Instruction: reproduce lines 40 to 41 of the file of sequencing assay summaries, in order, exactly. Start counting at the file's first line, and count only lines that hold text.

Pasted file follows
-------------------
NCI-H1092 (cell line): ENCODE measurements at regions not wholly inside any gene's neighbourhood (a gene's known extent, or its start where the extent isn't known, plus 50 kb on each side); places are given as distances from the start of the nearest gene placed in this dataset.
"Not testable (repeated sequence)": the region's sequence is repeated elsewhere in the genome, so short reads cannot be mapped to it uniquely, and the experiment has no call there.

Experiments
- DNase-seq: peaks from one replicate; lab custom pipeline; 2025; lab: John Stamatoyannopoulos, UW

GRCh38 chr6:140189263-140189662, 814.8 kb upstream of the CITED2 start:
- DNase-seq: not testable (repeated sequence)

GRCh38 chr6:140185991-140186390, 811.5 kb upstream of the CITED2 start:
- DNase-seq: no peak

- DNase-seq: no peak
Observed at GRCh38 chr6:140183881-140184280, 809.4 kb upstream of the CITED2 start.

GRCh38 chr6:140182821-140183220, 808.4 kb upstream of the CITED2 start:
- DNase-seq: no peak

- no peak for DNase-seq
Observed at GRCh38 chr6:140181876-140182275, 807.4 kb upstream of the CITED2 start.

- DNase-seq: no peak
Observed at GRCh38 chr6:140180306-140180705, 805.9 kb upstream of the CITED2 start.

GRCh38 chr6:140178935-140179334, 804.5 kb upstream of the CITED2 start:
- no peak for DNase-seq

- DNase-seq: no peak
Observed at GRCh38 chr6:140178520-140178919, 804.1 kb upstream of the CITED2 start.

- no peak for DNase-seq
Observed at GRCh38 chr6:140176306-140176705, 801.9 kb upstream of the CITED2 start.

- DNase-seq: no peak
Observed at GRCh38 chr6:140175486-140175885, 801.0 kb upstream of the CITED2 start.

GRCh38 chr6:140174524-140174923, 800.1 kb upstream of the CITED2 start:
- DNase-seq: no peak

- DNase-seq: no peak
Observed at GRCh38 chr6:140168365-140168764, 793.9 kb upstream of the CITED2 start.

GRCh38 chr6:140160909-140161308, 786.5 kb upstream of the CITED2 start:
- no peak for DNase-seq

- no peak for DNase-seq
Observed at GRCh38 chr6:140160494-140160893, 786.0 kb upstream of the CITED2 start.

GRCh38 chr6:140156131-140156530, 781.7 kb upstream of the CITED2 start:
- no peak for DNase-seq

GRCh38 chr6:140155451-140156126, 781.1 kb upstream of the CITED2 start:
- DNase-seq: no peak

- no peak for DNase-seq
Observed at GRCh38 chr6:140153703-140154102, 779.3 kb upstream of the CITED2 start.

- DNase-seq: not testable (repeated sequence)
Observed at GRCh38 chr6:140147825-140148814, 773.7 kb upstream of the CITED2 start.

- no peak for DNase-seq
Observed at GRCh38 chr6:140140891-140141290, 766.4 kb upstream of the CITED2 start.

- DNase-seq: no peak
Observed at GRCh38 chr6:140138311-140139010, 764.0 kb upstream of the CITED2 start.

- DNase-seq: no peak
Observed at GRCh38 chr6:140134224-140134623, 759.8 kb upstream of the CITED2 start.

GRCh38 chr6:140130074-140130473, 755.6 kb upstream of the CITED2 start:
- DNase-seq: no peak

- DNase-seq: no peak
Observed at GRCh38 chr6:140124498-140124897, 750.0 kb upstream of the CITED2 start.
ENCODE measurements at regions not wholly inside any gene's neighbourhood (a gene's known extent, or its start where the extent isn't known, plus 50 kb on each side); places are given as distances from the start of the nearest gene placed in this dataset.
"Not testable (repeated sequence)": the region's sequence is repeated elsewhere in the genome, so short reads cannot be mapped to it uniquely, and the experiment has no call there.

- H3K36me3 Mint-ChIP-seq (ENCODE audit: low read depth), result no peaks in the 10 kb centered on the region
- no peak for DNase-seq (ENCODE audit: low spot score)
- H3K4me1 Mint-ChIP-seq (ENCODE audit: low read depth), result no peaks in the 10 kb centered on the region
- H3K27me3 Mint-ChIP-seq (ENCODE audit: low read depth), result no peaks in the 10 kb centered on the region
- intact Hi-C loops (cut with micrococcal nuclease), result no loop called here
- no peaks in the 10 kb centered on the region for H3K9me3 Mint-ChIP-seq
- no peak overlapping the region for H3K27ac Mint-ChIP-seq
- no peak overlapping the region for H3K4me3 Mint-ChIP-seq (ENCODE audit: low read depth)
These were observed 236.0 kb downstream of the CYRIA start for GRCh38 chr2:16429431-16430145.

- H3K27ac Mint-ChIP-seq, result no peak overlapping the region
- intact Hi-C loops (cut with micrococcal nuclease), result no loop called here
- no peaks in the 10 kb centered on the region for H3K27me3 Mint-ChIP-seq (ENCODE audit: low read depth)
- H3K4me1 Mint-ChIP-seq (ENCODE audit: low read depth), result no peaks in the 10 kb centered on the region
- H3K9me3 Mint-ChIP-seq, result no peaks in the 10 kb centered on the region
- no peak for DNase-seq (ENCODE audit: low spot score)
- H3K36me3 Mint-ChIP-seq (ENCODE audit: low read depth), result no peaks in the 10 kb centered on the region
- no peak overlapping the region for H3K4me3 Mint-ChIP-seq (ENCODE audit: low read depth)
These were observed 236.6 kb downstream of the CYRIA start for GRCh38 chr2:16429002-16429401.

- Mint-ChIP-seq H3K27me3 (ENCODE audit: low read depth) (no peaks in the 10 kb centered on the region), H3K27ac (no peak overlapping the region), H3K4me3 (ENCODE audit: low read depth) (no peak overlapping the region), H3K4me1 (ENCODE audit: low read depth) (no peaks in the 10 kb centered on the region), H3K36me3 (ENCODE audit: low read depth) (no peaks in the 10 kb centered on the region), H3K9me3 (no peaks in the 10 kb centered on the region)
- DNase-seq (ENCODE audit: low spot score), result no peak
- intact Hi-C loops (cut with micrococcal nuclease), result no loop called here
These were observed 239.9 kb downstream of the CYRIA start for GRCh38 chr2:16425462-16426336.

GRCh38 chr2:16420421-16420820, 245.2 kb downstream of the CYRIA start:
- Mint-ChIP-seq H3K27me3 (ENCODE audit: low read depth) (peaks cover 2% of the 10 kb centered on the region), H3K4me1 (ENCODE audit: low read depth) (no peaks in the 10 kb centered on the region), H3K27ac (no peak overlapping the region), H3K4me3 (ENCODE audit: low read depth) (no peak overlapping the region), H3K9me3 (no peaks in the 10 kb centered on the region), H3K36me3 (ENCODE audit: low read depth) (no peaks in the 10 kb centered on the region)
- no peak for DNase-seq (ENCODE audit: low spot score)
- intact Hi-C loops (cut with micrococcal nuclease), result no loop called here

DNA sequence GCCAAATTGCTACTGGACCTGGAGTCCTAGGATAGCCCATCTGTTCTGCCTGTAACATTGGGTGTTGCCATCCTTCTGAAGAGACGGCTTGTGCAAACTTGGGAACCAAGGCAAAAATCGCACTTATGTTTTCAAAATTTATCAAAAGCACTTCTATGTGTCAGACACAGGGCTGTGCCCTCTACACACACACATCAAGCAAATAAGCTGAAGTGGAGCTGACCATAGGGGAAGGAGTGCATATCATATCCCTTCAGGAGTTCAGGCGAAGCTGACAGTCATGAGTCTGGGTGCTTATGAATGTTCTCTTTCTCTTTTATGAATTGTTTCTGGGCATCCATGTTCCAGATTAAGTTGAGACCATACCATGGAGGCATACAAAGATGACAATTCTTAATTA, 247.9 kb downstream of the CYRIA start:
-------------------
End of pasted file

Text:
Observed at GRCh38 chr6:140147825-140148814, 773.7 kb upstream of the CITED2 start.

- no peak for DNase-seq